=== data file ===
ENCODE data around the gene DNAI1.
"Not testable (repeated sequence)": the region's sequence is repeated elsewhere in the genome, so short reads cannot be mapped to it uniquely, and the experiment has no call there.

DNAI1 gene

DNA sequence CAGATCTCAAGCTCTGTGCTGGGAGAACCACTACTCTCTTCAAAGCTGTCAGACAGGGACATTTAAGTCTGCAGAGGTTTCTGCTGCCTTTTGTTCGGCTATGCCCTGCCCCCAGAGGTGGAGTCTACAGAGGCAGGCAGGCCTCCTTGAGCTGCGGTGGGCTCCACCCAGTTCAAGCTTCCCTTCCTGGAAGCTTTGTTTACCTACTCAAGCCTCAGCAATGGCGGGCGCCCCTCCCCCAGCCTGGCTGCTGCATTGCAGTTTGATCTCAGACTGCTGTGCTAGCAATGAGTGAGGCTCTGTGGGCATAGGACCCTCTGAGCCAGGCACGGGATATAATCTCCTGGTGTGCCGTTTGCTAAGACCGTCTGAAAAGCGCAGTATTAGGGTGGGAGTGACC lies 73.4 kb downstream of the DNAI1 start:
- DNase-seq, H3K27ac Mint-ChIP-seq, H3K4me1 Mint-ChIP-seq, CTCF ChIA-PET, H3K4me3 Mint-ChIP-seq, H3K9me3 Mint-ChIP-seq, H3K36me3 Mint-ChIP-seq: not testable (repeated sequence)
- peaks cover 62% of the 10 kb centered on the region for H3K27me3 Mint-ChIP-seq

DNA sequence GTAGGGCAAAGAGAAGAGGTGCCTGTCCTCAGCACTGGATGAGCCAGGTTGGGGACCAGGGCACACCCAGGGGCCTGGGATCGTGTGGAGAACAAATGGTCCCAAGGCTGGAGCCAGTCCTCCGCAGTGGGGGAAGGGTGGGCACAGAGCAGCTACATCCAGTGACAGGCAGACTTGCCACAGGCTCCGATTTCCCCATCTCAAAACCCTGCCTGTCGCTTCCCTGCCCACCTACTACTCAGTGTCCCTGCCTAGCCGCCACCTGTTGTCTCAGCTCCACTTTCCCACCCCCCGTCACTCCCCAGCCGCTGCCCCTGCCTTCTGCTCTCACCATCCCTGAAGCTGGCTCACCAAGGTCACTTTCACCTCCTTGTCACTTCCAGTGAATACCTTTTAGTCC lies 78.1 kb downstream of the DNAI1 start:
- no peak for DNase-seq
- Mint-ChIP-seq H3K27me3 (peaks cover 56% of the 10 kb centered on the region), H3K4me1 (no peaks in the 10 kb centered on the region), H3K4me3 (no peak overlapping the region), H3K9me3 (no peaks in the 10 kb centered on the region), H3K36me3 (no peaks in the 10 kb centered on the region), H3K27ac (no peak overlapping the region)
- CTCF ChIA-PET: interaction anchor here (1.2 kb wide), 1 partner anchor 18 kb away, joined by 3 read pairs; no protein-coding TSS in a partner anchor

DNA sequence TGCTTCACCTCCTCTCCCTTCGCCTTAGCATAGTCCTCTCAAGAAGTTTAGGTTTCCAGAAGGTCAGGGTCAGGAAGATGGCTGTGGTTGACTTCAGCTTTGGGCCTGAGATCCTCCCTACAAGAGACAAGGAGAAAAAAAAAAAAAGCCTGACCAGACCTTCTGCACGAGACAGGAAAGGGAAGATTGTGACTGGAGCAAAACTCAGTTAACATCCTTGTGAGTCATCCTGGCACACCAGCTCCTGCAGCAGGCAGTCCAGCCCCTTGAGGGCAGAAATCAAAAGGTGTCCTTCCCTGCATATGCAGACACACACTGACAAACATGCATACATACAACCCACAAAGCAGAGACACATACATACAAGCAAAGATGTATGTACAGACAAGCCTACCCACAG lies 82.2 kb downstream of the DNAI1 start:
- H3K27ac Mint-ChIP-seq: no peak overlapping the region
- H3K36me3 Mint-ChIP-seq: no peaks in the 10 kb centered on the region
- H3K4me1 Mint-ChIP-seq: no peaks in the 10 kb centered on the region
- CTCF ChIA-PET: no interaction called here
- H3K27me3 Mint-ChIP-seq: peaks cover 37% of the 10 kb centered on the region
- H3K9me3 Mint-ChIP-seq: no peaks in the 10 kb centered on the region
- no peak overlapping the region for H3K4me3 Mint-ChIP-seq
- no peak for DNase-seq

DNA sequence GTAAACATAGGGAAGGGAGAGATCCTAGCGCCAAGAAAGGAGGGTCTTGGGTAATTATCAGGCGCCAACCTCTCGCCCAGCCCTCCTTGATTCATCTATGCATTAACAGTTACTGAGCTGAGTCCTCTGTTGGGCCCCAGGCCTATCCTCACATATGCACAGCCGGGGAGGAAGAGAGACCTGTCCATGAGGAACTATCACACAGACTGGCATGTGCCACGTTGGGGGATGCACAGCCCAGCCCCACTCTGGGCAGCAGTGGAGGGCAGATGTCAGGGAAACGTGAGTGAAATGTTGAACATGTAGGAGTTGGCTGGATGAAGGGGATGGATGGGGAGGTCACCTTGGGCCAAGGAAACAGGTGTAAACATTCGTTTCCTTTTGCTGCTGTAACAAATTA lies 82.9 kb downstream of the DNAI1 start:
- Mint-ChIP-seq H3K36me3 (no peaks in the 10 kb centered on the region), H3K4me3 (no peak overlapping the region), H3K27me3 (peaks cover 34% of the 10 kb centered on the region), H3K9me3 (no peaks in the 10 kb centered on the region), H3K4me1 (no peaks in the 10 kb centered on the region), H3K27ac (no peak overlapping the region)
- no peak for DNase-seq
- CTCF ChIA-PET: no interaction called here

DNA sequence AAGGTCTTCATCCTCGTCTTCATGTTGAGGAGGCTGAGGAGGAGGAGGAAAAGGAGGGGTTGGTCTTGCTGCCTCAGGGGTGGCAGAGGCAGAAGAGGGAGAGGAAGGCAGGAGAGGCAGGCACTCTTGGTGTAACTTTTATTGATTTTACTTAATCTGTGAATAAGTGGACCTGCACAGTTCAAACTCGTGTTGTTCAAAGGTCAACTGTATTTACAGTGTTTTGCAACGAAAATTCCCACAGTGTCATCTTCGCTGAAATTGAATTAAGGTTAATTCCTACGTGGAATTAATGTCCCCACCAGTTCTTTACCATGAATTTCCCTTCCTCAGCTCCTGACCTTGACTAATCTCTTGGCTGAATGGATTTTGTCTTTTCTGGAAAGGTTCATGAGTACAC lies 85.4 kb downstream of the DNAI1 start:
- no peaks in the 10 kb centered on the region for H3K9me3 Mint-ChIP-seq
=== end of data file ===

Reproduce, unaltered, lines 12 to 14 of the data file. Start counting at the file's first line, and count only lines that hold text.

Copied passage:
- H3K27ac Mint-ChIP-seq: no peak overlapping the region
- H3K36me3 Mint-ChIP-seq: no peaks in the 10 kb centered on the region
- H3K4me1 Mint-ChIP-seq: no peaks in the 10 kb centered on the region